The IFI French Film Festival
Sunday, 19th November 2011
Sunday at the IFI French Film Festival provided an opportunity to experience a bona fide classic on the big screen as the IFI hosted an afternoon double bill of Jean Vigo’s Zéro de Conduite and L’Atalante – two of the four films Vigo made before his early death from TB at the age of 29 in 1934.
Introduced by Luce Vigo, both films are testament to Vigo’s short life consumed by his utter devotion to film.
But it was L’Atalante that poured from the screen and enraptured the viewer in the power of cinema. Its simplicity expresses a depth of emotion contained within a fairy tale of inexhaustible passion. It’s a story of love found, love lost – and love regained, embodying the essence of human experience.
Sadly Vigo himself never got to see the release of the film he envisioned as it was butchered upon its release and remained for the most part a neglected masterpiece until half a century later.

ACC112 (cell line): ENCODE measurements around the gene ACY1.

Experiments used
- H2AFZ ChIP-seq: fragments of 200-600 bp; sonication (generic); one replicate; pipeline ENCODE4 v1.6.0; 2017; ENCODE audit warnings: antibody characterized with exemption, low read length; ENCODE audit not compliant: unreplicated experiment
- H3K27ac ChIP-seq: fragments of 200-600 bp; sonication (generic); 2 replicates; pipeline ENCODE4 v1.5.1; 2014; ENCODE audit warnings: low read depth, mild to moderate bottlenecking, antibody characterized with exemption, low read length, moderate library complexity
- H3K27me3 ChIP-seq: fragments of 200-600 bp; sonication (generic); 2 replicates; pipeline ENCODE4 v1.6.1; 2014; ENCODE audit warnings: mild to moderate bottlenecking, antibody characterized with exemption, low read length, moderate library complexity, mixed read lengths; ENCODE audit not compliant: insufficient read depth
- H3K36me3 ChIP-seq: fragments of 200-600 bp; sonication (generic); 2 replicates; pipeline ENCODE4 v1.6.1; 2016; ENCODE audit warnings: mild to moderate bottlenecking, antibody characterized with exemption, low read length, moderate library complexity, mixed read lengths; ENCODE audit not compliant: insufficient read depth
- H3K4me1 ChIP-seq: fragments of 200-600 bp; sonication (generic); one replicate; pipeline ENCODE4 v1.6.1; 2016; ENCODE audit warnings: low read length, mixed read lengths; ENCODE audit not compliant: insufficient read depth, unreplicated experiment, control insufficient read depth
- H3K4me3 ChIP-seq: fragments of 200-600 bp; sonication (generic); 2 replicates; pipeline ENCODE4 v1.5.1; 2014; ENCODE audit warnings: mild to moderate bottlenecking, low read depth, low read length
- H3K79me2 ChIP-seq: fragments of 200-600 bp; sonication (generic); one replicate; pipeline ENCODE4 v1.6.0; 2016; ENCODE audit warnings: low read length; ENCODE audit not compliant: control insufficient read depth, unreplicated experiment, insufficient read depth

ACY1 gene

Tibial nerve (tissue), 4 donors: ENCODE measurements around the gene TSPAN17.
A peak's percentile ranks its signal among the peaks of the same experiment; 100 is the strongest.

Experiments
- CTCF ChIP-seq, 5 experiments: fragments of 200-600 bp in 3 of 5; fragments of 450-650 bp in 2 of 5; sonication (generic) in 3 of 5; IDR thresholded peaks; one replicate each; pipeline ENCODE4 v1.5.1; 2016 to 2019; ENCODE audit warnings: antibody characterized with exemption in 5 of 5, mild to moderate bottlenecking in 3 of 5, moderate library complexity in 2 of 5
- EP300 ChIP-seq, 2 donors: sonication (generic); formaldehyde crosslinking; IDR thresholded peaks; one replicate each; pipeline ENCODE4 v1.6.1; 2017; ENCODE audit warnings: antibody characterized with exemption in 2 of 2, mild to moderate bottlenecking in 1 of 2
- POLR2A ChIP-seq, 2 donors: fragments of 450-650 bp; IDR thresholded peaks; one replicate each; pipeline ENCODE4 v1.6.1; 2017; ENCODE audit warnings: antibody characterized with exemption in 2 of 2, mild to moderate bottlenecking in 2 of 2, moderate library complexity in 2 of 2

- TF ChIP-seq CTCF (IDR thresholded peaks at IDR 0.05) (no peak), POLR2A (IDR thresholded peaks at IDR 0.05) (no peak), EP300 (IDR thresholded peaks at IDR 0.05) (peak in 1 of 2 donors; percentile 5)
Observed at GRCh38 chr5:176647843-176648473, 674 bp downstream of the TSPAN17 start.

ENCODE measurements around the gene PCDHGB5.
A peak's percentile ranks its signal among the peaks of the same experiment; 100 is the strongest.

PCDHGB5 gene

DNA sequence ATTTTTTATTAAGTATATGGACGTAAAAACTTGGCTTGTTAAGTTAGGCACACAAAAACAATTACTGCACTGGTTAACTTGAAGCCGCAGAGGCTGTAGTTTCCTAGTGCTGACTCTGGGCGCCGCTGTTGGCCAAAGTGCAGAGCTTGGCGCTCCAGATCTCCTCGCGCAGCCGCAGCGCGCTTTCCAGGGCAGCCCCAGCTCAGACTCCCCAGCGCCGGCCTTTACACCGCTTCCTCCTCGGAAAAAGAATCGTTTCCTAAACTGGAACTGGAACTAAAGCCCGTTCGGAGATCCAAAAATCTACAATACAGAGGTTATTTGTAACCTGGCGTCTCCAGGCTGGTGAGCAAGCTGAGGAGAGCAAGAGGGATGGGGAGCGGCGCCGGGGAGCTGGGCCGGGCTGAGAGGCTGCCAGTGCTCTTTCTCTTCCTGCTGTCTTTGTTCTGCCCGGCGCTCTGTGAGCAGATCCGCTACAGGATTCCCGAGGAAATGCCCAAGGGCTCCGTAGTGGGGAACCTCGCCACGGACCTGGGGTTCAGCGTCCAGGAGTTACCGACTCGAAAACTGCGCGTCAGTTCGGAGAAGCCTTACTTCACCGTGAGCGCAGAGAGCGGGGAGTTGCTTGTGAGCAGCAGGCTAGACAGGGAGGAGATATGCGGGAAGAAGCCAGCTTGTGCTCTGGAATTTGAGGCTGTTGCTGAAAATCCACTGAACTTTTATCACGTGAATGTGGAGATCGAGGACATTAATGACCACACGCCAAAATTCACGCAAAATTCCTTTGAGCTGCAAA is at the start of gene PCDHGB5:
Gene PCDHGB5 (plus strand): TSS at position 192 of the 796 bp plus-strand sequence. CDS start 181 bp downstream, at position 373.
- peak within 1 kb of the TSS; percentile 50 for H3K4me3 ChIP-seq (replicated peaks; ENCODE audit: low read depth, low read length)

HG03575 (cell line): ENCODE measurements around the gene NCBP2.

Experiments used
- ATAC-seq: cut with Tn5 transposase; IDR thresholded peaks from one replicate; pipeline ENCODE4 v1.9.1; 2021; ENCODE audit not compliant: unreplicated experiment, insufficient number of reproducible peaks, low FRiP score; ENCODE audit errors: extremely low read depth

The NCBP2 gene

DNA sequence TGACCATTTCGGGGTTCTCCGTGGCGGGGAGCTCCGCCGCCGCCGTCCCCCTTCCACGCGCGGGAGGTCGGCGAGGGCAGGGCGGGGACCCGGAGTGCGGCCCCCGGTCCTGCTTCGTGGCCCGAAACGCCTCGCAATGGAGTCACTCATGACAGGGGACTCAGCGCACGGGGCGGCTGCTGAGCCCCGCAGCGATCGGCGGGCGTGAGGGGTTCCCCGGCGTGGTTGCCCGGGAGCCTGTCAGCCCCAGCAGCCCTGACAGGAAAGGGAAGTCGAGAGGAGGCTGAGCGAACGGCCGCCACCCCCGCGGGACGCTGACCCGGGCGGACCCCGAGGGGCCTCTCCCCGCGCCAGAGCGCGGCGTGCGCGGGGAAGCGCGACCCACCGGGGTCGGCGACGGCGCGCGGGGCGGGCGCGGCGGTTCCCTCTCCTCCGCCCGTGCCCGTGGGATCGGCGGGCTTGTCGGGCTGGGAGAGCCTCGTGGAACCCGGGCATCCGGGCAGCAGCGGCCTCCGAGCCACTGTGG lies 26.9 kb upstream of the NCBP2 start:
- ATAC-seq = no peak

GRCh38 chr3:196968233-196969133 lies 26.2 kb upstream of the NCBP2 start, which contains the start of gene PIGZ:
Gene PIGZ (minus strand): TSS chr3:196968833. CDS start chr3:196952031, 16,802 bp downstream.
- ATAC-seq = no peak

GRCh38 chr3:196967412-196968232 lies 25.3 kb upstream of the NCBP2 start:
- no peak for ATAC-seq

A special family screening of Philippe de Chauveron’s L’élève Ducobu took place earlier in the day as part of the festival. Based on a Belgian comic series, serial prankster and miscreant Ducobu is continually getting expelled from schools for playing the clown. In his characteristic bee-striped jumper, he is in last chance saloon at his new school, where he comes up against a formidable teacher, Gustav Latouche, and his brainy classmate, Léonie. Needless to say, Ducobu has to pull all sorts of rabbits out of all sorts of hats in an effort to outdo his adversaries.
Sunday evening at the IFI began with a repeat screening of Valérie Donzelli’s Declaration of War and concluded with His Mother’s Eyes (Les Yeux de sa mere), Thierry Klifa’s melodrama boasting a stellar cast headed by the never less than legendary Catherine Deneuve.